With the decline in the corporate tax rate to 21 percent, but only a slight decline in personal tax rates, the comparison between the two entities changes in some pass-through models. In fact, the decline in corporate tax rates was large enough to raise concerns that pass-through entities would be taxed at a higher rate. The TCJA, therefore, includes a complicated method for adjusting the taxes paid by holders of pass-through entities so that their rates are competitive with C corporation rates. The qualified business income deduction (QBID) creates a 20-percent deduction of qualified business income through 2025. The following flowchart illustrates the complexity of applying the QBID rule. Note that QBID expires in 2025, whereas the corporate tax rate reduction is permanent.

Applying the QBID rule

Applying the QBID rule

For valuation purposes, a company’s status as a pass-through entity must be taken into account by applying appropriate tax rates and cost of capital for the entity’s status, or by applying a premium to value for the lack of double taxation. As previously mentioned, numerous methods deal with this problem, a hot topic in the valuation community. However, in addition to dealing with the one level of taxation for a pass-through entity, the temporary QBID must also now be quantified. Appraisers must be careful to determine whether the interest being valued can benefit from the QBID and, if so, determine the present value of the tax savings that can be expected for the years 2018 through 2025, as the law currently stands. Assuming that all pass-through entities will get a 20-percent reduction on taxes in perpetuity could significantly overvalue a business.

An interesting wrinkle relating to the QBID’s impact on family law valuations and personal goodwill has been raised by some experts. The QBID excludes pass-through entities with income above certain thresholds involving businesses whose principal asset is the reputation or skill of one or more of its employees. Note the similarity between this definition and the concept of personal goodwill. Personal goodwill is dependent on the reputation of an individual and in some states is not a marital asset. As the IRS refines the application of this exemption to the QBID, it may clarify exactly which industries rely on employee reputations and skills.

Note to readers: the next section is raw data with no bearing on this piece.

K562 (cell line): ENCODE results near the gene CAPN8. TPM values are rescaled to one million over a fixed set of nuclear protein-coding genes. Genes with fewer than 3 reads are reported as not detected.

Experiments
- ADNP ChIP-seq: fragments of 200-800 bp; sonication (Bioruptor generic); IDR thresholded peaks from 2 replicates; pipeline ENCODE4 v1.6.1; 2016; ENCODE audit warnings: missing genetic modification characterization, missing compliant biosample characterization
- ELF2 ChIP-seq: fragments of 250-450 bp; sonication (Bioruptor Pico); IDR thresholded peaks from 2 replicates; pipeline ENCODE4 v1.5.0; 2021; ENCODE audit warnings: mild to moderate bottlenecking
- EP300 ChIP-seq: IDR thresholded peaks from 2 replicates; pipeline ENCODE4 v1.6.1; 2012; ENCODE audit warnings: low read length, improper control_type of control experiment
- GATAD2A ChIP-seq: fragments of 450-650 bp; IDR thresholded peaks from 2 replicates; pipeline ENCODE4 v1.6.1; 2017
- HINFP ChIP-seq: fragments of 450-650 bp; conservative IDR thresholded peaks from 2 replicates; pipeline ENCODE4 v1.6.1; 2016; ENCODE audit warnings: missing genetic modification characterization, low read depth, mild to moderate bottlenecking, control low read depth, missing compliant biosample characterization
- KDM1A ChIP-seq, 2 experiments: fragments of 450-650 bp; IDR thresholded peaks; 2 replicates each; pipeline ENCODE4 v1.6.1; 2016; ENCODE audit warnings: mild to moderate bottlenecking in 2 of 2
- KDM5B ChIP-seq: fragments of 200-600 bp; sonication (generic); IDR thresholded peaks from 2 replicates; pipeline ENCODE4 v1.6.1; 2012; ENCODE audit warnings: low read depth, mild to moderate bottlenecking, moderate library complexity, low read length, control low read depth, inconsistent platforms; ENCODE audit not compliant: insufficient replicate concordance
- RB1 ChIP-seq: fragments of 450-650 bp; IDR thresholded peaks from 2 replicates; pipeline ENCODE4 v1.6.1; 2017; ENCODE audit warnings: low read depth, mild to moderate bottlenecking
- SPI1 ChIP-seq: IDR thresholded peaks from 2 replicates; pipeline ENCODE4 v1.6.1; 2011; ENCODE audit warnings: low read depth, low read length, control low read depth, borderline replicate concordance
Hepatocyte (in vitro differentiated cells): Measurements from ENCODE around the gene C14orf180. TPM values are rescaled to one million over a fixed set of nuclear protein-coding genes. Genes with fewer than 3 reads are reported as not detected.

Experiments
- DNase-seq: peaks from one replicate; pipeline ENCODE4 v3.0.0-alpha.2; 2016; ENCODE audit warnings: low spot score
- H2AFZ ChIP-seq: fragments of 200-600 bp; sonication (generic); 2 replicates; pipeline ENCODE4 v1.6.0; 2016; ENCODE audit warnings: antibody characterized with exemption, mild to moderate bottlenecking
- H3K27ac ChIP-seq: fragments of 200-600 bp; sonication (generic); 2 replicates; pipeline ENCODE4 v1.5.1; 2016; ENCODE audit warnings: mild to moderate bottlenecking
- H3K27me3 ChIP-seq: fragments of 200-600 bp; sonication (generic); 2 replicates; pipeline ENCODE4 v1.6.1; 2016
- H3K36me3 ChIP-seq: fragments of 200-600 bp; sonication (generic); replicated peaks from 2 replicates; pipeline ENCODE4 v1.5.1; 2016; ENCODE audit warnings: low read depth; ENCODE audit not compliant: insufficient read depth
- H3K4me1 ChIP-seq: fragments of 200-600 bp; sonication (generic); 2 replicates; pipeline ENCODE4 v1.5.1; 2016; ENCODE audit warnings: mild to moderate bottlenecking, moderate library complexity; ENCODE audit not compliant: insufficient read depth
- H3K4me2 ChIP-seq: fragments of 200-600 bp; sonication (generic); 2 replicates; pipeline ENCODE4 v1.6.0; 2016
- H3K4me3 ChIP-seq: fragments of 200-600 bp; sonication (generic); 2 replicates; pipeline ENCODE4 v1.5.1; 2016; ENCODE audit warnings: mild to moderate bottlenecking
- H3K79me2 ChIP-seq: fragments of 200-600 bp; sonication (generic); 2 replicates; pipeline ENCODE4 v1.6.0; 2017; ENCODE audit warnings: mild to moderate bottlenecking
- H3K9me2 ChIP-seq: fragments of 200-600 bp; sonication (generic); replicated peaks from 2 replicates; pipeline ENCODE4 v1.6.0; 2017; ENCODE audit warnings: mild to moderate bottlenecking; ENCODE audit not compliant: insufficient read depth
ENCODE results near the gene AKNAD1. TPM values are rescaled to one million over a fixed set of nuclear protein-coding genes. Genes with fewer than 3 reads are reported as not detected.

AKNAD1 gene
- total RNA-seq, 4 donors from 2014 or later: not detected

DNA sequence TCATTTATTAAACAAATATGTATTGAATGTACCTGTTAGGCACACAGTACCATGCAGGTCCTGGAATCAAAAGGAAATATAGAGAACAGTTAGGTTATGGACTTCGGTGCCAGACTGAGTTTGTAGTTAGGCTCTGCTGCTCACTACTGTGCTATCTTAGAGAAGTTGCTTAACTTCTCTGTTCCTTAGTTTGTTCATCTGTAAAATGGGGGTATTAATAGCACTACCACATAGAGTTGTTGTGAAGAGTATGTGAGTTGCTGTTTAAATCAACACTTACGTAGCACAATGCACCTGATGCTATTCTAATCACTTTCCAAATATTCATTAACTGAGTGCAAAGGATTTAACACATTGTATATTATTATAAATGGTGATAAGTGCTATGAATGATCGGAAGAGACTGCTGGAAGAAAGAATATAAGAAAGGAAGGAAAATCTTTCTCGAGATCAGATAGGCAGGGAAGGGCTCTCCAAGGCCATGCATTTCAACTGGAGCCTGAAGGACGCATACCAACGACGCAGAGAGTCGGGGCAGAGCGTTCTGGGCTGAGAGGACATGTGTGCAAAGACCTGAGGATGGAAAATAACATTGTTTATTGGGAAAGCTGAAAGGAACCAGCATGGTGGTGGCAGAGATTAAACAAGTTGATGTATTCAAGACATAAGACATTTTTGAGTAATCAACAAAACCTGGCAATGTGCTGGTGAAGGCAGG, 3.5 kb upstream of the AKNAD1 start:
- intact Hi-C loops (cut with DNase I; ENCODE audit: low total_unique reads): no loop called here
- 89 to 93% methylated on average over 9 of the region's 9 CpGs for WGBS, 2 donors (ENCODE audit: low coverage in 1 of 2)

Will these newly codified definitions have an impact on previously debatable circumstances of personal goodwill? How will tax filings impact this determination? Time will tell.

Interest Deduction Limitations

Under the TCJA, certain businesses are now limited to deducting interest expense up to only 30 percent of adjusted taxable income each year; the remainder is available for unlimited carryforward, subject to the same limit. Interestingly, the definition of taxable income for establishing this deduction limit changes in 2022. Appraisers and management must take this limitation into account when valuing a business with high debt and high interest expense, or with low earnings where the limitation is easily met. Appraisers will need to quantify the impact of the limitation, but once again, behavioral changes must be considered. Will management lower the company’s debt structure because debt is a less advantageous method of funding the company, particularly as interest rates rise? Blindly carrying forward a company’s historical capital structure could overvalue a company by assuming the company remains highly leveraged, when in fact it will not be able to reap the same benefits of tax savings from debt in the future.